One Thousand Six Hundred Thirty Three
Hurtled back in time into the Thirty Years War by an unknown force, Mike Stearns and his fellow West Virginia coal miners join forces with the king of Sweden to form the Confederated Principalities of Europe and take on the scheming Cardinal Richelieu as they struggle to rescue Mike's wife from war-torn Amsterdam and his sister from the Tower of London.
The time-traveling Americans from the West Virginia town of Grantville find themselves caught in the middle of the Baltic War, with Gustavus Adolphus, King of Sweden, launching a counterattack on the combined forces of France, Spain, England, and Denmark.
1491 Second Edition
In this groundbreaking work of science, history, and archaeology, Charles C. Mann radically alters our understanding of the Americas before the arrival of Columbus in 1492. Contrary to what so many Americans learn in school, the pre-Columbian Indians were not sparsely settled in a pristine wilderness; rather, there were huge numbers of Indians who actively molded and influenced the land around them. The astonishing Aztec capital of Tenochtitlan had running water and immaculately clean streets, and was larger than any contemporary European city. Mexican cultures created corn in a specialized breeding process that it has been called man’s first feat of genetic engineering. Indeed, Indians were not living lightly on the land but were landscaping and manipulating their world in ways that we are only now beginning to understand. Challenging and surprising, this a transformative new look at a rich and fascinating world we only thought we knew. From the Trade Paperback edition.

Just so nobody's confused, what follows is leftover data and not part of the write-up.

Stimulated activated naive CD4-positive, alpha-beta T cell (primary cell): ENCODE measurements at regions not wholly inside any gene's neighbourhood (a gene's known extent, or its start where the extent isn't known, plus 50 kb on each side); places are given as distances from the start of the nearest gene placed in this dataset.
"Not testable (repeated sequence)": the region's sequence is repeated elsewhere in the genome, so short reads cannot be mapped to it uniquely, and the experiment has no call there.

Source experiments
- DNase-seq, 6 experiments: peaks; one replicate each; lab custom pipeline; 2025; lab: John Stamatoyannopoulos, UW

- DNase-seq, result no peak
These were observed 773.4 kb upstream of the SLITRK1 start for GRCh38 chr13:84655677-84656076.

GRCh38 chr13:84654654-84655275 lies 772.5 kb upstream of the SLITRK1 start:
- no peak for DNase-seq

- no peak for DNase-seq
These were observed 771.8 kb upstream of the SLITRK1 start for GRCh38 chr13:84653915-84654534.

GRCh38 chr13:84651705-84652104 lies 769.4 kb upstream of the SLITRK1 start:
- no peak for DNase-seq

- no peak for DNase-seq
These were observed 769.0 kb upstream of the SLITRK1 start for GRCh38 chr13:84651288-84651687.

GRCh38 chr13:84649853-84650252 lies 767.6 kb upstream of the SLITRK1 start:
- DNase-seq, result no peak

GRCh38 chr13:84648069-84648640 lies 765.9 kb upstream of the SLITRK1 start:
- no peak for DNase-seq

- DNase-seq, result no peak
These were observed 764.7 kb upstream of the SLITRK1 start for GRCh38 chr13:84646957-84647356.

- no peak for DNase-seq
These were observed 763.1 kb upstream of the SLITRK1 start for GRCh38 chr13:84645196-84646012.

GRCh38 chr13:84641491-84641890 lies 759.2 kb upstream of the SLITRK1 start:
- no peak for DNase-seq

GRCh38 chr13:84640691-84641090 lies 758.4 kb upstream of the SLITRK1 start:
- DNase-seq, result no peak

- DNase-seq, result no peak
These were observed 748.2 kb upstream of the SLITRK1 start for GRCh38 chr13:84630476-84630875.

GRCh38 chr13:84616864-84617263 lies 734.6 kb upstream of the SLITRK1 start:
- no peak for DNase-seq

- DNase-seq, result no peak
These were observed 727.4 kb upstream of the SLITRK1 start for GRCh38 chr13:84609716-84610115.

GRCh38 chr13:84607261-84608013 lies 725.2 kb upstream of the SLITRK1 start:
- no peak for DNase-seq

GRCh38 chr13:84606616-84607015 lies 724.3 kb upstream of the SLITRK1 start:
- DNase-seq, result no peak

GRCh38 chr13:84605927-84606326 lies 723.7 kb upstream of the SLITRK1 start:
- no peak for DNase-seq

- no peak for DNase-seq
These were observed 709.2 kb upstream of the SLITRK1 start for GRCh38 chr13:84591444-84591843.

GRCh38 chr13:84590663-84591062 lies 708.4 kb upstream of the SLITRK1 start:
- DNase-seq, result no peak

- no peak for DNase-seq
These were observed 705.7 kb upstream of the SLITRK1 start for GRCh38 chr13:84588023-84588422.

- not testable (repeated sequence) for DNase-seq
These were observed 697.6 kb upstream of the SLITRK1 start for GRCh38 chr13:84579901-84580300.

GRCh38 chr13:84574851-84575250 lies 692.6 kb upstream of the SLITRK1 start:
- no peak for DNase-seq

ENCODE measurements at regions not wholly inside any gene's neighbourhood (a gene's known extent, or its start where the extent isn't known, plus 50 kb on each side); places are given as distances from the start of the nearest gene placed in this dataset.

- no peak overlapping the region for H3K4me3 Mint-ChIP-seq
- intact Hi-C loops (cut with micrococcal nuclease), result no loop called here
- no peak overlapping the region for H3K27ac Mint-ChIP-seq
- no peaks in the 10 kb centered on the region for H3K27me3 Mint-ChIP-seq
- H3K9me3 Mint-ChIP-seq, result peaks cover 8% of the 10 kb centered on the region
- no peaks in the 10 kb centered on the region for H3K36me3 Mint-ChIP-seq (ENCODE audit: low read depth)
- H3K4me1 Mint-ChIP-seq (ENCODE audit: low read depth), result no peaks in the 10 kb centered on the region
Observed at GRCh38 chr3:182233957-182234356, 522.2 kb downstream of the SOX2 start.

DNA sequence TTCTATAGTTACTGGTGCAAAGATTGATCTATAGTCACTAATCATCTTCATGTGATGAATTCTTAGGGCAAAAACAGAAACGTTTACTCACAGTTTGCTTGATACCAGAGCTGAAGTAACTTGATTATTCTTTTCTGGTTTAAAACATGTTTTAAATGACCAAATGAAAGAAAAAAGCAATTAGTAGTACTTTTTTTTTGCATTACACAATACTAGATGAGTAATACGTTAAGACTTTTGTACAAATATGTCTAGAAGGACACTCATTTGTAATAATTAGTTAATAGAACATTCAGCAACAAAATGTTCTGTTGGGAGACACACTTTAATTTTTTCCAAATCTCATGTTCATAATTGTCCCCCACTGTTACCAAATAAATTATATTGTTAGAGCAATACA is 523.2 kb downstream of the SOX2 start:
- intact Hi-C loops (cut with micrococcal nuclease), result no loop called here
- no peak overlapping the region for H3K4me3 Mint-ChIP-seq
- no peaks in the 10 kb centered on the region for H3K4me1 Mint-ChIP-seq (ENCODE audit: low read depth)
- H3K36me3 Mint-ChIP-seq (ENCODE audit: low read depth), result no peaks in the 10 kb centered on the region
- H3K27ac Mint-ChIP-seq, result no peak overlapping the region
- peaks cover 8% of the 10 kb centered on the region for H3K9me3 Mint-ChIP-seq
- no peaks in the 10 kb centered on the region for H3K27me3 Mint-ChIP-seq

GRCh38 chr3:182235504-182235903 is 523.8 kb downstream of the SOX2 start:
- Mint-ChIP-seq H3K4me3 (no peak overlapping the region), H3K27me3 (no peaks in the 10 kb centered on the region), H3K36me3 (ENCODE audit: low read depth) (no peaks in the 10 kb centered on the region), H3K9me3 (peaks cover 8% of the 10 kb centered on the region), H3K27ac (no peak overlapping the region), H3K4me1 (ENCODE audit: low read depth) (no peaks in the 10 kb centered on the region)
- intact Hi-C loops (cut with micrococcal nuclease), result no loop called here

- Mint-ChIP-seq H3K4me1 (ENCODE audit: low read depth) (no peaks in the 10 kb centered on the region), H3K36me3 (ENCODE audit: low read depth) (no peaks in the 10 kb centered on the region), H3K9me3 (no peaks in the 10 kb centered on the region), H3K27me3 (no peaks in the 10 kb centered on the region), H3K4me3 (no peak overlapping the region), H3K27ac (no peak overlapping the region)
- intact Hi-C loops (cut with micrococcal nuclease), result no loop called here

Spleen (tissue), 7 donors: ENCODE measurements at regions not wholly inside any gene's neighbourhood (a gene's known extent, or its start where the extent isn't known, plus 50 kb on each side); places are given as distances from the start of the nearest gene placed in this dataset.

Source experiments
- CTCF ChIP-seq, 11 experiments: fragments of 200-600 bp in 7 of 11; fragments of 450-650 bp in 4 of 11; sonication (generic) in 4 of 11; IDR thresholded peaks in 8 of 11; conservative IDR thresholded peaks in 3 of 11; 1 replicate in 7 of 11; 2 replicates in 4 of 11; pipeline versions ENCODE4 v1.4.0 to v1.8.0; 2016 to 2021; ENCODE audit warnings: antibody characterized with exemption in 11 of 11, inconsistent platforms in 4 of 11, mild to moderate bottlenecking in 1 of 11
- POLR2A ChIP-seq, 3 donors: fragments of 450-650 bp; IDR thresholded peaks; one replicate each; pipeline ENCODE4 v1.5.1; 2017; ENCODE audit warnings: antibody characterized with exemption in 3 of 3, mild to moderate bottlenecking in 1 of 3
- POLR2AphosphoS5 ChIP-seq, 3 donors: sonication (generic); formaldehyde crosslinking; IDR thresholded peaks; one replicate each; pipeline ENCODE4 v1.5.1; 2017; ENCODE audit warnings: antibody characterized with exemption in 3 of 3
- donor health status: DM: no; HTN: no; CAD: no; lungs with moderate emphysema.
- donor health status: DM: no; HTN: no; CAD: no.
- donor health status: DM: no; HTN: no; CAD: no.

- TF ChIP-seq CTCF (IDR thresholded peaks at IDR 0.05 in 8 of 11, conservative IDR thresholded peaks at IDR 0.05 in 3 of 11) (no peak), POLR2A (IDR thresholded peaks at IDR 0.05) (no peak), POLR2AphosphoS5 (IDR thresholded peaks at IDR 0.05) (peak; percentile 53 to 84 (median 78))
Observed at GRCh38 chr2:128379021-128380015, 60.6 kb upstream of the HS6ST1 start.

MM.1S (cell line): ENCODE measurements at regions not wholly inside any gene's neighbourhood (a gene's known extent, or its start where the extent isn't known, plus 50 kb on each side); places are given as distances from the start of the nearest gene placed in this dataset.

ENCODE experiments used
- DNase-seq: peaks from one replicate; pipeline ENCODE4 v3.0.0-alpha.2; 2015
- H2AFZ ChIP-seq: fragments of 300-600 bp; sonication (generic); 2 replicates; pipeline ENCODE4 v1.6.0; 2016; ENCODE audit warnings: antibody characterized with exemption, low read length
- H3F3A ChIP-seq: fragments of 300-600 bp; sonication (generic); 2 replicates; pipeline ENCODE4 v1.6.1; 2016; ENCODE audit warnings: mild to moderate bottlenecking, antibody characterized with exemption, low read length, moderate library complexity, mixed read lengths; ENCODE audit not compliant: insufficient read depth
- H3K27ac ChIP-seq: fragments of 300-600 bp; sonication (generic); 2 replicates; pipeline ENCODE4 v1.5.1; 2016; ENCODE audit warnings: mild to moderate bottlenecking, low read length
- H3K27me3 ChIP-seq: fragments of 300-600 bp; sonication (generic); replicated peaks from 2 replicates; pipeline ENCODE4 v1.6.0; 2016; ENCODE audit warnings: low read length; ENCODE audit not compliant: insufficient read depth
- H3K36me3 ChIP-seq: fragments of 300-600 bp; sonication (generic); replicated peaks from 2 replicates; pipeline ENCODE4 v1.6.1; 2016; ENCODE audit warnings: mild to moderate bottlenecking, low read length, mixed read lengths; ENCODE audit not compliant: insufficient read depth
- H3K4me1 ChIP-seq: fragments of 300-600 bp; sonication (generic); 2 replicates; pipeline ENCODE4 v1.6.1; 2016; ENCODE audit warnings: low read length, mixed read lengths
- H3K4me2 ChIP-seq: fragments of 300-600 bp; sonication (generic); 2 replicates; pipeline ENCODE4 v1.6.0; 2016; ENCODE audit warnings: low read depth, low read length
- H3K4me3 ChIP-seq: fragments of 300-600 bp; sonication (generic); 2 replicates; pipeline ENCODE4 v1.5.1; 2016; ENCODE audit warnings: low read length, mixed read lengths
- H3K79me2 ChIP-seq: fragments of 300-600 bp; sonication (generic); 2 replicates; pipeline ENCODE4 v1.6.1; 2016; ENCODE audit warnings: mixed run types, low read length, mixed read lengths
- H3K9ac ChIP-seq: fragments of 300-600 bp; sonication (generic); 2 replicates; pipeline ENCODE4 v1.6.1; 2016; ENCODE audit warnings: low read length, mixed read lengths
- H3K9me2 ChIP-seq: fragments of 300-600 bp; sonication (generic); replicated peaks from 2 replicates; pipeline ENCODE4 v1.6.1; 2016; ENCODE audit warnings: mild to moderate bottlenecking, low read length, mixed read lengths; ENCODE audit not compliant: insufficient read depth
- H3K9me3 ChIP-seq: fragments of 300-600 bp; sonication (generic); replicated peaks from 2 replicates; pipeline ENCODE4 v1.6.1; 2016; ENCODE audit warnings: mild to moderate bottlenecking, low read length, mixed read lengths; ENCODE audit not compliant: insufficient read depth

Bellarion, a young man set on joining the priesthood, is diverted from his calling to serve the Princess Valeria. He remains with her for five years, serving her faithfully despite her coldness. Yet when the time comes for him to leave, they both find that the passion and romance of Italy has left its mark...
Barry s Introduction to Construction of Buildings
This new edition of Barry’s Introduction to Construction of Buildings adds considerable new material but remains based on the original concept of explaining construction technology through key functional/performance requirements for the main elements common to all buildings. Of particular note in this new edition are a fully integrated approach to environmental issues and construction sustainability. The rest of the material has been updated as required, with particular attention paid to the illustrations. With over 150 new photographs and many revised figures, plus a supporting website at www.wiley.com/go/barrysintroduction, students learning the fundamentals of building and construction on undergraduate and other NQF level 5 - 6 courses will find this the ideal introduction to the subject.